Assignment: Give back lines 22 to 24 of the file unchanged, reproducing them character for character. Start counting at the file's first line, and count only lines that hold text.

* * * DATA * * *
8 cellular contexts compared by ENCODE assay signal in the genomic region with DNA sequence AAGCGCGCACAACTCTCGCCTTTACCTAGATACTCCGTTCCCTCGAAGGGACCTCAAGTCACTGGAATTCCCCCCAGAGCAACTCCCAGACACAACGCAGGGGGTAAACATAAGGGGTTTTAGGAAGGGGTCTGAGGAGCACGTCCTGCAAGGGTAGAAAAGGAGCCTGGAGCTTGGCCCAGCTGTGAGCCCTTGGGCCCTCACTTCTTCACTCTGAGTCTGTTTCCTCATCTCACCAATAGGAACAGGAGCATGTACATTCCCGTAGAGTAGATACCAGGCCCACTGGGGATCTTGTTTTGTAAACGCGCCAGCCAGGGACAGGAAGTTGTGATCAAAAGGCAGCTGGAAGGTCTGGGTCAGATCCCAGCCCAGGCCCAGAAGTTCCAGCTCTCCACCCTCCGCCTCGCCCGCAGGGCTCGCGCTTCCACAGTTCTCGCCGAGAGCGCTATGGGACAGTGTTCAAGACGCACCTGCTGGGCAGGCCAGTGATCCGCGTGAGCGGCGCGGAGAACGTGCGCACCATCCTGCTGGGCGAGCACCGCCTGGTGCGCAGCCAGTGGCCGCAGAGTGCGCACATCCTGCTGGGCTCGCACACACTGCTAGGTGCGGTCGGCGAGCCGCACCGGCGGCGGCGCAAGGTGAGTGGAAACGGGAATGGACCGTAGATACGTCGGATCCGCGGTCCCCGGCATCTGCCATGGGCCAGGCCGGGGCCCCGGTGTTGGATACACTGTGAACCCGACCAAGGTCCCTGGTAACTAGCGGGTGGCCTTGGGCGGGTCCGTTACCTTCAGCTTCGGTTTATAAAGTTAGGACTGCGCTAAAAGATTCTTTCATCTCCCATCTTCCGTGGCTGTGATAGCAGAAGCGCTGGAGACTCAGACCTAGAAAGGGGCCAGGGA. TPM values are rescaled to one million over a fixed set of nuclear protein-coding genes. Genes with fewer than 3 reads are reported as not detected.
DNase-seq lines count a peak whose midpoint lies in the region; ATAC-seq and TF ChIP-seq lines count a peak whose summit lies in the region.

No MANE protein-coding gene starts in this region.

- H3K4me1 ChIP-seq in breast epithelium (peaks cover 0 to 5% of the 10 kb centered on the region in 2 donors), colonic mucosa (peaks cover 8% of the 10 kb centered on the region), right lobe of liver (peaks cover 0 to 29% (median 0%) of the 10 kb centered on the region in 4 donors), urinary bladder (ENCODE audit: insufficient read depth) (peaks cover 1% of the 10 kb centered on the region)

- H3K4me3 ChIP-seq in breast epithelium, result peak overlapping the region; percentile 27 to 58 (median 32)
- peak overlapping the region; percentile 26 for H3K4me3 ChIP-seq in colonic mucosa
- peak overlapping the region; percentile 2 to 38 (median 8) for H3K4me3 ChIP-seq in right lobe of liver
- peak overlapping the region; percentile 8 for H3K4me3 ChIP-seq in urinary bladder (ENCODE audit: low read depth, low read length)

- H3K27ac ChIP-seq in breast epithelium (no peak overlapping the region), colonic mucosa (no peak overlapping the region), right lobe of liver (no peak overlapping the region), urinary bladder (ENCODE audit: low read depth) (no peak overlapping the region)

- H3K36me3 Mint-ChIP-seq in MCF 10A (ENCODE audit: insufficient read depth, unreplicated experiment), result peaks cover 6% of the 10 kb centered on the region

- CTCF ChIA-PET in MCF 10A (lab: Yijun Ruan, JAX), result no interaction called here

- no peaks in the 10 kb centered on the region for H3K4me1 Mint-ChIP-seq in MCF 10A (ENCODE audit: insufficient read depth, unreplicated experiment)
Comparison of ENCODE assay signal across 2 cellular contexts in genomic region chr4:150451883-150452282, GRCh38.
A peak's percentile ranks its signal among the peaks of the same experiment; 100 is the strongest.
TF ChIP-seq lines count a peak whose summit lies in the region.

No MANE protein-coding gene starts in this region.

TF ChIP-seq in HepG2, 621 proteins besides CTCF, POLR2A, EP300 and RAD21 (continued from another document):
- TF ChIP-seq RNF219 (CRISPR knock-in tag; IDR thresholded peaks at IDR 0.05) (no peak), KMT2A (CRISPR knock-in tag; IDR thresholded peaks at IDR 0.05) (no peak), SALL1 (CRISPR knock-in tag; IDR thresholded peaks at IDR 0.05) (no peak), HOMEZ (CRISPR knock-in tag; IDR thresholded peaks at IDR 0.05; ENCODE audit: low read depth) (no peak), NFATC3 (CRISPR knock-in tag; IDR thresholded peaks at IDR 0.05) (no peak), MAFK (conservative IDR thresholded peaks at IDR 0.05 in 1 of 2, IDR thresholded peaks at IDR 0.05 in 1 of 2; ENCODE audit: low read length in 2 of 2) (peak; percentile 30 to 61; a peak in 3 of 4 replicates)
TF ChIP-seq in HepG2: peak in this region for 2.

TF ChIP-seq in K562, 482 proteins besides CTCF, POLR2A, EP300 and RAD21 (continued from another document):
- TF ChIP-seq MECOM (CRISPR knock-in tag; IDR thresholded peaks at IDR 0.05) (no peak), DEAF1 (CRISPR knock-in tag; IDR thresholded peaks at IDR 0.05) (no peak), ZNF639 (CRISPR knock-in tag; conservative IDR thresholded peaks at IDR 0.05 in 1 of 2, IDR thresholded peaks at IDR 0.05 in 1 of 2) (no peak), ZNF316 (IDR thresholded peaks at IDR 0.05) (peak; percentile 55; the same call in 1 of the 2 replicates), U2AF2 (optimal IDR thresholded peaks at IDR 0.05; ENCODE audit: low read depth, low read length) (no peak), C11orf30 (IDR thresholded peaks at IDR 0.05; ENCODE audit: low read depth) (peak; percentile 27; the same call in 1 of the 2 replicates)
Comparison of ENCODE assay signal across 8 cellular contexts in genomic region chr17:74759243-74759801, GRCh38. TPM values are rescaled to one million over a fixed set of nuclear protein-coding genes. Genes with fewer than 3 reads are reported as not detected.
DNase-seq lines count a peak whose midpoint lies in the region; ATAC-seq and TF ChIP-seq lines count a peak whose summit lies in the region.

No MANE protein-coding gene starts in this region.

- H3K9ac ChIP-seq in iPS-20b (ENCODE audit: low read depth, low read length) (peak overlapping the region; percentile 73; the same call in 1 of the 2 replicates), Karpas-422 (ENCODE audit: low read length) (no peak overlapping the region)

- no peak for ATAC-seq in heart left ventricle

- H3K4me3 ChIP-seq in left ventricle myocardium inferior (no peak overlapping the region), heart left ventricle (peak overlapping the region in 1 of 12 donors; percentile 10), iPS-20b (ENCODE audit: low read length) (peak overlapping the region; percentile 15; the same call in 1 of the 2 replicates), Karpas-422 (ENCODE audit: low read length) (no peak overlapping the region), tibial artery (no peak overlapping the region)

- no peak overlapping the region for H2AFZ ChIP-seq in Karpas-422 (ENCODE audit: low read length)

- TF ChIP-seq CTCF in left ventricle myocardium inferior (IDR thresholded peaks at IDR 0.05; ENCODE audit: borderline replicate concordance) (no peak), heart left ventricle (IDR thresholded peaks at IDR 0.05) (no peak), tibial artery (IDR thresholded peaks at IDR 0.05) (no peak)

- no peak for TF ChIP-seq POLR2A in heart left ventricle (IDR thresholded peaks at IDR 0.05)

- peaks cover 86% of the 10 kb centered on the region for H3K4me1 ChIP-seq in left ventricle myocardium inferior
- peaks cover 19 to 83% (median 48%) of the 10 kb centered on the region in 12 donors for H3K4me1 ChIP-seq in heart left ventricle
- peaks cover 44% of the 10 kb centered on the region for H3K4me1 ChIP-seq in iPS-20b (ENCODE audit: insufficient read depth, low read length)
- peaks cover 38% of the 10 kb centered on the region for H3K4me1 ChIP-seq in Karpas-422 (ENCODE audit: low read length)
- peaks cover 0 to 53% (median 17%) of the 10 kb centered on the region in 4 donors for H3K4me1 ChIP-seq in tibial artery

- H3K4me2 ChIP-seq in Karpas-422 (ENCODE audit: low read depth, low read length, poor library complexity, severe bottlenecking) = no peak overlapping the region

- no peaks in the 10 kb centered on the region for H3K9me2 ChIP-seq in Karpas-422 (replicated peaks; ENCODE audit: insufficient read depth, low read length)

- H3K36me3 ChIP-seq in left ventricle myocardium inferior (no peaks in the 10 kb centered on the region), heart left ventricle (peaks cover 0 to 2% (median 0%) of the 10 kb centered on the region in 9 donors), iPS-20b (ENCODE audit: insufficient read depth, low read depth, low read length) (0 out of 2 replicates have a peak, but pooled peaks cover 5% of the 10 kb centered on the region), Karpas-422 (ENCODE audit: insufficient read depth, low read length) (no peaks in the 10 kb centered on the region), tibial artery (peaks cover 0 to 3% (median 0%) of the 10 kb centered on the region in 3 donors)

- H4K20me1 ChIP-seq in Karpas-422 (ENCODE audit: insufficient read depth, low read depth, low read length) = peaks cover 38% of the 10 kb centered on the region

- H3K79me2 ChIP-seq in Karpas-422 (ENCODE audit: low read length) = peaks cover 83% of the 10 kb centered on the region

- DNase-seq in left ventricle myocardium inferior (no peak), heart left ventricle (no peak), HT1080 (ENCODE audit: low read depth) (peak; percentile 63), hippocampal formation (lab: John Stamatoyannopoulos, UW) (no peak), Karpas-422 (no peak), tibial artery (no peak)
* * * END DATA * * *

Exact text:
Comparison of ENCODE assay signal across 8 cellular contexts in genomic region chr17:74759243-74759801, GRCh38. TPM values are rescaled to one million over a fixed set of nuclear protein-coding genes. Genes with fewer than 3 reads are reported as not detected.
DNase-seq lines count a peak whose midpoint lies in the region; ATAC-seq and TF ChIP-seq lines count a peak whose summit lies in the region.

No MANE protein-coding gene starts in this region.